Every Friday when Randa Sakallah sends out her free newsletter, Hot Singles, she hopes to make a match. Maybe not an eternal love, but a connection, however fleeting, between two people who are interested in something more.
His emails feature profiles of eligible New Yorkers framed in the old-fashioned style of personal ads. Someday, subscribers might learn more about an “extraordinary seltzer, beat-boxing and extraordinary techno dancer.” Another, a “31M Pomodoro Papi” looking for his “Bucatini Baby”.
Each subject answers at least three questions: What is your toxic trait? What makes you hot? What are you looking for?
“It’s a good invite that’s a little ironic that makes people talk positively about themselves when in this dating environment where self-promotion is a bit awkward,” said Ms. Sakallah, 27. , during a last telephone interview. month. Interested readers are encouraged to email him with their personal information to forward to the featured “hot single”, which takes them from there.
Ms. Sakallah started Hot Singles, a Substack newsletter, when she moved from San Francisco to New York City last October. At the time, many singles, hot or not, were desperate for the pandemic and how it had complicated the dating equation. Finding a potential partner was difficult enough in the age of apps.
“The existing ways of meeting people had become obsolete,” she said.
Back in the Bay Area, Ms. Sakallah had tried the matchmaking game: she hosted an event where participants asked each other the 36 Questions That Lead to Love, developed by a psychologist to help couples to assess their potential for intimacy. She had also taken note of an Instagram account called Personals, which borrowed from the textual methods of yesteryear to help strangers connect in new ways. (The account then gave way to an app called Lex.)
“I thought it would be cool to do a dating profile that focuses on the whole person,” Ms. Sakallah said, “rather than“ why you should date them. “” She added that the Q&A format “gives you a sense of the person’s voice.
Avery Bedows, 24, a subscriber who contacted a featured single, said, “Personality is screaming through Hot Singles, and it’s very confusing through something like Hinge.” It wasn’t a game, but he’s still reading.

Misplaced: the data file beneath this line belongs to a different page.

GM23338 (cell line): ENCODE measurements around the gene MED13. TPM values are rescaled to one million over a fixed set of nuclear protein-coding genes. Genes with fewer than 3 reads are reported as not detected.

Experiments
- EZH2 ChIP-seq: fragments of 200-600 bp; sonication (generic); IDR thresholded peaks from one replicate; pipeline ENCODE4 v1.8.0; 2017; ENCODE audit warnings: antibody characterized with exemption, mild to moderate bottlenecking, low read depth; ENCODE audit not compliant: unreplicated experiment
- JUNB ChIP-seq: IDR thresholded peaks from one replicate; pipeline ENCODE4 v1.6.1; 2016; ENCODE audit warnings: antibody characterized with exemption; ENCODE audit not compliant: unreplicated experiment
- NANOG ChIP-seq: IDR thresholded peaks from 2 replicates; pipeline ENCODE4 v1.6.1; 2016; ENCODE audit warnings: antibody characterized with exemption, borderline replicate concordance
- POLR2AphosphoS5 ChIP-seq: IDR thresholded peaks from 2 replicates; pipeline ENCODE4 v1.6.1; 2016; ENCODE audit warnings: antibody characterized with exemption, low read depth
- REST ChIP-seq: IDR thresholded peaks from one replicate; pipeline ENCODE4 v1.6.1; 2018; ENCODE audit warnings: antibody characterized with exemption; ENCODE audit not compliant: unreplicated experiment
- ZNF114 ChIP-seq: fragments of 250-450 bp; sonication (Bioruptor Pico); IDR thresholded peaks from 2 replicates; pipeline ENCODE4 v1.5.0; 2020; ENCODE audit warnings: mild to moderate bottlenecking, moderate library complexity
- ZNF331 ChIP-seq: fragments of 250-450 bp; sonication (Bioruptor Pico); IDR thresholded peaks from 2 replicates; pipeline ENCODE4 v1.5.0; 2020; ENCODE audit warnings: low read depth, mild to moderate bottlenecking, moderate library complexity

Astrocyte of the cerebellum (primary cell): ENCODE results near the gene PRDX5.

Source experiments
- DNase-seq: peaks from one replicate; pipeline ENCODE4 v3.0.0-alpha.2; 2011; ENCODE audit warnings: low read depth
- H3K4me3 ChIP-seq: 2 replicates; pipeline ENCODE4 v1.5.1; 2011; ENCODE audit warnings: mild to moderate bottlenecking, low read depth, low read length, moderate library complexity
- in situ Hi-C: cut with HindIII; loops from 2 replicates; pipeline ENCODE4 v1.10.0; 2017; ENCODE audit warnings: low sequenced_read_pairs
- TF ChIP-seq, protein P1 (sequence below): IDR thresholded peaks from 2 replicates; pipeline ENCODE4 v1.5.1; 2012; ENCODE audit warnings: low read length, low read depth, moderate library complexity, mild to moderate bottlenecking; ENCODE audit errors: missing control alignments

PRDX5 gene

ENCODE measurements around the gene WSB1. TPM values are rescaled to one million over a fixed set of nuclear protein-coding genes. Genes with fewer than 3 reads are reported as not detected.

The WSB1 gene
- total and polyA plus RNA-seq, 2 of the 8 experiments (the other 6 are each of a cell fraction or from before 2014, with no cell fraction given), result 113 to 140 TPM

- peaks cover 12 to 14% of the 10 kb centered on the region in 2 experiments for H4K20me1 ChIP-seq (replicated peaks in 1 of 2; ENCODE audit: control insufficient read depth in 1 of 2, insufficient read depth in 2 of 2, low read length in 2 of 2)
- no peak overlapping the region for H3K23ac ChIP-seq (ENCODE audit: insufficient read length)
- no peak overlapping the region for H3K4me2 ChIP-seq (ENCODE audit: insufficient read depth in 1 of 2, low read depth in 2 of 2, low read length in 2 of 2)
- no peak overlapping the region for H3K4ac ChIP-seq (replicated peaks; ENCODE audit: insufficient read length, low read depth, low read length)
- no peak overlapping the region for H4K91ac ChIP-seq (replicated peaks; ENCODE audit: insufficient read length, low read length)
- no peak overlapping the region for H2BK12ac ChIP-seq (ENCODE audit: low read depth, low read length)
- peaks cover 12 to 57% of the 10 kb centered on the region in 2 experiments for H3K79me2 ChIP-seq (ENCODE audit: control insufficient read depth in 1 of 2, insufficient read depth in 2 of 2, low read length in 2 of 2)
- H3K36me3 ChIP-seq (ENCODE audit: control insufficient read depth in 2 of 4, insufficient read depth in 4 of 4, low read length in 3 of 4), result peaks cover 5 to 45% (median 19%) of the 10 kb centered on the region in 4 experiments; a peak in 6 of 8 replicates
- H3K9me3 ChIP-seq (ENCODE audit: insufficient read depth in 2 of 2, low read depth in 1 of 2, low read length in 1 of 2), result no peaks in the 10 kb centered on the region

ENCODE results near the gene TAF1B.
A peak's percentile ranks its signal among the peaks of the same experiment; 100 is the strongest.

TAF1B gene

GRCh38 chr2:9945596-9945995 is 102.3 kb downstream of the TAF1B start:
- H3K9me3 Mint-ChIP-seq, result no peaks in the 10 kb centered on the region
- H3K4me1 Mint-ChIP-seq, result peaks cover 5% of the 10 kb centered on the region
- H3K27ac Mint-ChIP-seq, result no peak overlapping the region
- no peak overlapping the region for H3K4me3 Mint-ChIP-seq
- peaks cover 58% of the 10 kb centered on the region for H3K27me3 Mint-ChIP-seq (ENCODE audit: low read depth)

Spenser Mestel (“32M Prince of Polls Seeks Active Voter With Kindred Soul”) described the newsletter as “one person’s dream”. He had met Ms. Sakallah in a group of writers at Substack and was intrigued by the alternative she had concocted to the “stilted and stilted prompts” common to dating apps, like Hinge’s “Two Truths and One Lie”.
“I just don’t have the will to live on apps,” Mr. Mestel said. Being on Hot Singles meant others could do the chase. (Indeed, two people contacted him to express their interest.)
Application fatigue is a feeling that many people experience, according to Stephanie Tong, director of the social media and relationship technology lab at Wayne State University. Navigating online dating started to feel, she said, “like a part-time job.”
It helps that Hot Singles function as an interview, Dr. Tong said. When asked questions, people think and present themselves differently than if they were writing their own profile. Also, as the profiles are written by an intermediary, “it seems more truthful,” she said. “It’s not just you writing how awesome you are and posting it on your own profile – someone else might be more likely to believe it because it’s featured by someone else. . “
Success has been modest so far. Responses generally ranged from zero to five per single, and some connections resulted in a month or two of dating. The newsletter subscriber base remains low: around 800 people, where Substack’s most popular publications have nearly 100,000 subscribers. But Ms Sakallah has a growing waiting list of singles looking to be listed – over 60, and those are just those who have passed her Google Form exam.
Ms Sakallah has since started a monthly advice column as part of the newsletter. While she doesn’t make any money with Hot Singles – she works in tech – she has a few ideas for the future, like increasing newsletter frequency and sending out personalized blasts.
“Personally, I’m more interested in how that makes the experience of dating and finding people so far more fun,” she said. As long as it doesn’t involve slipping, it should.